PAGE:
Antitrust Lawyer Blog Commentary on Current Developments

Articles Tagged with humana

On July 21, the U.S. Department of Justice’s Department of Justice (“DOJ”) and several state attorneys general filed two lawsuits, challenging two major health insurer mergers: (1) Anthem, Inc.’s (“Anthem”) proposed $48.4 billion purchase of Cigna Corporation (“Cigna”) and (2) Aetna Inc.’s (“Aetna”) planned $37 billion acquisition of Humana Inc. (“Humana”).

While the cases are substantially different, both complaints contain some similar allegations.  Both complaints describe the proposed mergers as consolidation of the “big five” insurers to the “big three, each of which would have almost twice the revenue of the next largest insurer.”   Taken together, they would cut the number of major health insurers from five to three, with UnitedHealth Group Incorporated (“UnitedHealth”) being the only other remaining large player.  Both complaints say the mergers will harm competition by “eliminating two innovative competitors – Humana and Cigna – at a time when the industry is experimenting with new ways to lower healthcare costs.”  Both complaints allege that the mergers will restrain competition in the sale of individual policies on the public insurance exchanges.

However, the cases are different in that they focus on different product and geographic markets and that the Anthem/Cigna complaint contains a monopsony claim while the Aetna/Humana complaint does not.  The Anthem/Cigna complaint alleges that that merger will restrain competition in the “purchase of healthcare services by commercial health insurers,” as well as the sale of commercial health insurance to national accounts and large-group employers, and the sale of individual policies on the public insurance exchanges.  The Anthem/Cigna complaint also includes an allegation that the merger would substantially increase Anthem’s ability to dictate the reimbursement rates it pays hospitals, doctors, and healthcare providers, threatening the availability and quality of medical care.  The DOJ alleges that Anthem already has bargaining leverage over healthcare providers and this acquisition would make the situation worse in 35 metropolitan areas.  This is otherwise known as a monopsony theory.   The Aetna/Humana complaint alleges anticompetitive effects only in the sale of Medicare Advantage policies to individual seniors and the sale of individual polices on the public exchanges.   The Aetna complaint does not charge a violation in the market for the purchase of healthcare services, and therefore does not rely on a monopsony theory.  Even where the complaints overlap with respect to product market as is the case with the sale of individual policies on the public insurance exchanges, the geographic markets are different.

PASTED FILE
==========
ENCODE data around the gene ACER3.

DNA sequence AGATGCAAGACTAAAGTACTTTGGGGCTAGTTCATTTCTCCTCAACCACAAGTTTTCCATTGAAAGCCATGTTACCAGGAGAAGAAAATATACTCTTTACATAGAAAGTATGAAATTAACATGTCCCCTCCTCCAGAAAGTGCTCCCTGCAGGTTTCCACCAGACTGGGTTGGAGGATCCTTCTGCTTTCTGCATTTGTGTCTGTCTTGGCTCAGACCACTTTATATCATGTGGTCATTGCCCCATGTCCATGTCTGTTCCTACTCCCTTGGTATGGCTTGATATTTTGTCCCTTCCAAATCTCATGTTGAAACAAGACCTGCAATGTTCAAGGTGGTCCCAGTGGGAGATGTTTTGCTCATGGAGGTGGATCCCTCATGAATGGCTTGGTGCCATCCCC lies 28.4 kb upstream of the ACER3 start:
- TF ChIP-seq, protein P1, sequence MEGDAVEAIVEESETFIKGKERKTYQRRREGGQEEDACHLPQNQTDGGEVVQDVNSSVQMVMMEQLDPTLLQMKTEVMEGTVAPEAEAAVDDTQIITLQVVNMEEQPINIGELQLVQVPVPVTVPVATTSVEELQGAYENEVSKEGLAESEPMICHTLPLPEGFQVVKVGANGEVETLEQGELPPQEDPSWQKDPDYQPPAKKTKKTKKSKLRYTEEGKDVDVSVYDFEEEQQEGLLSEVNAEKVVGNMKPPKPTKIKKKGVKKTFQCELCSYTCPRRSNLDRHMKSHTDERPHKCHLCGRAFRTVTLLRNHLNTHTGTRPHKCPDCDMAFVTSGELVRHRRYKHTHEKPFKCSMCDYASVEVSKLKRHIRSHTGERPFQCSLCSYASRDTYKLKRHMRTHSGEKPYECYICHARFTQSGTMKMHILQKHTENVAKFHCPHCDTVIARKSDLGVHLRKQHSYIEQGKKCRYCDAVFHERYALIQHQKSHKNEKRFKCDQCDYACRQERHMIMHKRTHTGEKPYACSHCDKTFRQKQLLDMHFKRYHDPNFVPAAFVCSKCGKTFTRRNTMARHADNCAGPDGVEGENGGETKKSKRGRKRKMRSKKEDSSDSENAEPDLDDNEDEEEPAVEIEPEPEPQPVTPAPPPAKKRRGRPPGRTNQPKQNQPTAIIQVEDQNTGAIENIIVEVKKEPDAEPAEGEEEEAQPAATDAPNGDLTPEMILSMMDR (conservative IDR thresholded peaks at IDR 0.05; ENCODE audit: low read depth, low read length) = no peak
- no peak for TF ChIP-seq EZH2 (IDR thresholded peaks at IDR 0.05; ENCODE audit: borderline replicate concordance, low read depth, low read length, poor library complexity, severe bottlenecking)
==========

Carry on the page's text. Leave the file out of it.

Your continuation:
On March 27, 2012, the DOJ announced it would require Humana, a leading health insurer in the United States with 2010 revenues of approximately $33.6 billion, and Arcadian, which had approximately 62,000 MA members in 15 states and 2010 revenues of $622 million, to divest assets relating to Arcadian’s MA business in parts of five states in order for Humana to proceed with its acquisition of Arcadian.  The DOJ required divestitures of health plans in 51 counties and parishes in Arizona, Arkansas, Louisiana, Oklahoma and Texas.  The transaction, as originally proposed, likely would have resulted in higher prices, fewer choices and lower quality MA plans purchased by Medicare beneficiaries.

According to the DOJ, individuals eligible for Medicare, primarily senior citizens, may elect to enroll in a privately provided MA plan instead of traditional Medicare.  In establishing the MA program, Congress intended that vigorous competition among private MA insurers would lead insurers to offer seniors a rich set of affordable benefits, provide a wide array of health-insurance choices, and be responsive to the demands of seniors.  Approximately 71,000 people were enrolled in MA plans in 51 counties and parishes, accounting for more than $700 million in annual commerce.

The transaction as proposed would have eliminated competition between Humana and Arcadian, two of the few significant sellers of MA plans in 45 of the counties and parishes, allowing Humana to increase prices and reduce the quality of MA plans sold to seniors there.  The original deal would have created a combined company controlling between 40% and 100% of the MA health insurance market in these counties and parishes.